This morning we find on the internet generally positive headlines about the market and the economy. But, perhaps disconcertingly, we also find a headline about a famous hedge fund manager who has placed, and recently increased, a large “short” position on the S&P 500, thereby betting what you and I would consider to be a fortune… over $1 billion… that the market is going to fall dramatically by the end of the year.
How can smart, deeply experienced, highly motivated Wall Street professionals have such radically different interpretations of the market? What is the average person reading the news to make of this?
Over the weekend I was waiting in the checkout line at the grocery store and noticed the current issue of Time in the magazine rack. The cover story about the “Infinity Machine” was so fascinating that I succumbed and went ahead and made an impulse purchase just to read the article.
It turns out that the Infinity Machine is a reference to a new, extremely exclusive breed of supercomputers which are based on quantum physics. I won’t go into all the particulars, but the basic gist of it is that rather than using the classical “bits” used in all other computers, these quantum computers use something altogether different, called “qubits”. The fundamental difference being that, in theory, the data in the qubits exist briefly in two parallel universes… at the same time. Therefore, in theory, the computers can ask data to perform calculations not just really fast, but multiple sets of calculations using the same data simultaneously. It’s a little bit like using a single screwdriver to loosen and tighten two different screws in two different locations at the same time. If this turns out to be real, then quantum computing could radically change not just the computer business, but potentially how we manage information in general and find solutions to very big problems like the stock market. As you can imagine, there are some very powerful people and organizations who are seriously interested in this.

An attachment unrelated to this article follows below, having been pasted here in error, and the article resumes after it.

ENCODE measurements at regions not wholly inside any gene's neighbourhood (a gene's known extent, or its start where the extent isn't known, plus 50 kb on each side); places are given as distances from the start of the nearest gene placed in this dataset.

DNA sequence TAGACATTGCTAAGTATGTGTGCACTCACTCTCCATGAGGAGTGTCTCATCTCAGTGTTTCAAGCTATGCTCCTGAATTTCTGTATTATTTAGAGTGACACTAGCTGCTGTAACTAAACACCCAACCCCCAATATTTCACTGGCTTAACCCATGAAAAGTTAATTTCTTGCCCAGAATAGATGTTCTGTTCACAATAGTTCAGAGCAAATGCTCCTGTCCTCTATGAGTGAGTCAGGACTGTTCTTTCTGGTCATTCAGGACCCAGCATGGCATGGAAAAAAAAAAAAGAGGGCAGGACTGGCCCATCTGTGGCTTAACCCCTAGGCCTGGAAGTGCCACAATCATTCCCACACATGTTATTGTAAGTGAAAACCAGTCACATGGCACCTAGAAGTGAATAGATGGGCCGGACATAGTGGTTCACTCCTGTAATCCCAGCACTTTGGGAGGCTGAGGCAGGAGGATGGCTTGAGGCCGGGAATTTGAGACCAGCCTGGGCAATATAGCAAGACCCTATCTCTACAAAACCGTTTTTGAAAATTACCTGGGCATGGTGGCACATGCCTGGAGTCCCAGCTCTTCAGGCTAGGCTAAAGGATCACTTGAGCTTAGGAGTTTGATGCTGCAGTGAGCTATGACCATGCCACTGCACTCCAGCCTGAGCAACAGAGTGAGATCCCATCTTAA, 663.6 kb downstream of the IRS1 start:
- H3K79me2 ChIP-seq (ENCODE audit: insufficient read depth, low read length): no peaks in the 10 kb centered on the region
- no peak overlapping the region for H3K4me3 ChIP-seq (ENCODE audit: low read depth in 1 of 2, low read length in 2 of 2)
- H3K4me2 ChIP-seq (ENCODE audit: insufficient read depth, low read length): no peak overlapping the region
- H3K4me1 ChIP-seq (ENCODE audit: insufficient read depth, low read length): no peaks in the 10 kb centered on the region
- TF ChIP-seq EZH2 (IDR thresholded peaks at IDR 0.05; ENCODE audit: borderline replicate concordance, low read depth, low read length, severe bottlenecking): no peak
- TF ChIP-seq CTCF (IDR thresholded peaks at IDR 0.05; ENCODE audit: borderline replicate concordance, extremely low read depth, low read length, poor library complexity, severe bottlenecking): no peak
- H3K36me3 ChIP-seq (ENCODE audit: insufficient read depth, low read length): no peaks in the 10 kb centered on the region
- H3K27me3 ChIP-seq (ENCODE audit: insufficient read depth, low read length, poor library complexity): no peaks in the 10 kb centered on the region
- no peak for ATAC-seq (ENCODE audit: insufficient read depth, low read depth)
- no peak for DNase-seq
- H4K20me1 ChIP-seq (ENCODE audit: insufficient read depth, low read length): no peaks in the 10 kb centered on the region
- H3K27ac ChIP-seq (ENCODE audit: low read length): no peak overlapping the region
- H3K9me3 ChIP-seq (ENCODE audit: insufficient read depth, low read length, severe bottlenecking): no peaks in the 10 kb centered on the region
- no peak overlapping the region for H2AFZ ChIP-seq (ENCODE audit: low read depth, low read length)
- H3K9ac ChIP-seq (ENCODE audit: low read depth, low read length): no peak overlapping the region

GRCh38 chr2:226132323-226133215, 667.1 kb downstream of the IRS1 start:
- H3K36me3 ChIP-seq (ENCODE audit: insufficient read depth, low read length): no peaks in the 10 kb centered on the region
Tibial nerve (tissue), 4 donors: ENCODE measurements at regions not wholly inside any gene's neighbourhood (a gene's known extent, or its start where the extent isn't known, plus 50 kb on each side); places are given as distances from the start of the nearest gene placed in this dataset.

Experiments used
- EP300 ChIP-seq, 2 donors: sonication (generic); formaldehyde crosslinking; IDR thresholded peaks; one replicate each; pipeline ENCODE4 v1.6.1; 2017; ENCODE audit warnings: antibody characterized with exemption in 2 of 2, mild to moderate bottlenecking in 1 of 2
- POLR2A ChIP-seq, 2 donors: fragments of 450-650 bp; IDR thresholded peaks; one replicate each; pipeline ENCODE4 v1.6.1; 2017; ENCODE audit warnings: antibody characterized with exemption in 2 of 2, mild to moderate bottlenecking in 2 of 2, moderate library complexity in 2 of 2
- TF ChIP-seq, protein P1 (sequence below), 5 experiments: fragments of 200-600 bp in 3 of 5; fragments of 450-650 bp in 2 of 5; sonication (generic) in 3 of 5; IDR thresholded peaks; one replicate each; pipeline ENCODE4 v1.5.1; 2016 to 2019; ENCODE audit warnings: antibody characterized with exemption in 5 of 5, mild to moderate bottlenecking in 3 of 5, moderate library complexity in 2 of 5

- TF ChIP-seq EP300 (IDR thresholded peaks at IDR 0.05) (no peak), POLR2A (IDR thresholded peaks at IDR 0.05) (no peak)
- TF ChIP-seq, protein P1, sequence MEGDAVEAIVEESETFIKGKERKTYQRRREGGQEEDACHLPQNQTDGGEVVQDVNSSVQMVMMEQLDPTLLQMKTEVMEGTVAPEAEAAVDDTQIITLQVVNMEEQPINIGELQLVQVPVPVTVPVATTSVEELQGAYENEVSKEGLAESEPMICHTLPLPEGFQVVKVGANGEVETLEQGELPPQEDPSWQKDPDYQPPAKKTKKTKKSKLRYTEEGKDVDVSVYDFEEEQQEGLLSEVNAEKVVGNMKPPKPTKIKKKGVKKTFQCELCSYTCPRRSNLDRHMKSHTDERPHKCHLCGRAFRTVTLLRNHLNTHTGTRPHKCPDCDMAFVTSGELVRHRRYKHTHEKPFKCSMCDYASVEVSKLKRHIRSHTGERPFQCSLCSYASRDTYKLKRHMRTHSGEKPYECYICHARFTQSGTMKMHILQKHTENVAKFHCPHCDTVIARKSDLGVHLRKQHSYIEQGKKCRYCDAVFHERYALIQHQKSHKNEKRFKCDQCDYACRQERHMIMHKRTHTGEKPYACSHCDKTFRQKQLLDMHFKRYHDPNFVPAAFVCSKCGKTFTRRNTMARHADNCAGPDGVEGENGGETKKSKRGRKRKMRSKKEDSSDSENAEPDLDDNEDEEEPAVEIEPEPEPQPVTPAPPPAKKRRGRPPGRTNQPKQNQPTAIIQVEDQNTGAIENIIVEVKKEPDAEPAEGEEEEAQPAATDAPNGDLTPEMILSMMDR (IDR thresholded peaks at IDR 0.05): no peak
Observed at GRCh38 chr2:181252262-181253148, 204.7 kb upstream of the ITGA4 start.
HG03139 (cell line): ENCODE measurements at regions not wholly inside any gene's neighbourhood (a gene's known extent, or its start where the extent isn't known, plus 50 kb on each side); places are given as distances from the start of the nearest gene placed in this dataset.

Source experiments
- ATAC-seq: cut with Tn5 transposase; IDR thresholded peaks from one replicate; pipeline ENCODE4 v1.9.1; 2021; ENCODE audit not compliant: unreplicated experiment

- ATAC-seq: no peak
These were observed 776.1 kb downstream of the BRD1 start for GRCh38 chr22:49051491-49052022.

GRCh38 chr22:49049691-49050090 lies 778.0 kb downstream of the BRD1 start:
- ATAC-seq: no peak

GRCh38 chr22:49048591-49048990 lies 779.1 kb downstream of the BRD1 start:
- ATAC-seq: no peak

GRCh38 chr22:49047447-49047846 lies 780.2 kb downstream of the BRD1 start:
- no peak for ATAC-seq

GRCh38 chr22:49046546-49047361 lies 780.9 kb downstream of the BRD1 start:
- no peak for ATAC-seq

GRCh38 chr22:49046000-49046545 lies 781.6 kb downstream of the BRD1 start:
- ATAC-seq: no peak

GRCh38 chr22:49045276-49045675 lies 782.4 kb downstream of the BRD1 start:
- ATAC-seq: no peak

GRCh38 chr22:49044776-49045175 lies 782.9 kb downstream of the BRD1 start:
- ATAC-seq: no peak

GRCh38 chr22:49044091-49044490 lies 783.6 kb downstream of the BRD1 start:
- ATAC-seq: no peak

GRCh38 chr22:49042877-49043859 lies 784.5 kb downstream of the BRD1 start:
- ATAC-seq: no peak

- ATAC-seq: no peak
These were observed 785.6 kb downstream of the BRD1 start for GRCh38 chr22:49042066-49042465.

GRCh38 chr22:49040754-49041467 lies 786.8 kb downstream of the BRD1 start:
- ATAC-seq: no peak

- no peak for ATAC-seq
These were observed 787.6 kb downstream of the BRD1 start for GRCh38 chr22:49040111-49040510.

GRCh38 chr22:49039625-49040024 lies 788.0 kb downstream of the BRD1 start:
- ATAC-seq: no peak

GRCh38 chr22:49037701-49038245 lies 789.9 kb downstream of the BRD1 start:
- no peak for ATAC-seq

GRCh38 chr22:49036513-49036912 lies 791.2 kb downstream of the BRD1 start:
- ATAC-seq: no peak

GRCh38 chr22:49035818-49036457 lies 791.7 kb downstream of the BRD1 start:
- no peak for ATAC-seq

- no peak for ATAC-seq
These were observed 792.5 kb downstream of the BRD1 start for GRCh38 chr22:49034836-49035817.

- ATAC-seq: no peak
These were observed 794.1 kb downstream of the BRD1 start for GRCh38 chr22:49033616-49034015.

Bringing us back to what the market is doing – How do we know what’s actually happening, and make reasonable predictions for what is going to happen? Well, we don’t have access to a $10 million quantum computer that performs simultaneous calculations in an alternative universe to answer these questions for us.
What we do know is that most economic data appears to be encouraging. Politically, last week Congress agreed to suspend the debt ceiling, which suggests to us some willingness in Washington to play nice. The S&P has had a bit of bumpy ride so far this year; year to date it’s about even. But, looking back one year, the index is up over 23%.
The bottom line is, halfway through the first quarter, we confess that we have no idea what the market is going to do or what future headlines will be. Based on what we see, however, we remain cautiously optimistic. From a financial planning perspective, we are well into tax season and most of us have received our 1099’s. Now may be a good opportunity to review your portfolio and consider if changes to assets or allocation should be made, or perhaps other changes to your financial plan should be considered. We are happy to help, with the caveat that we can only operate in one universe at a time. We think.
– Chad Campbell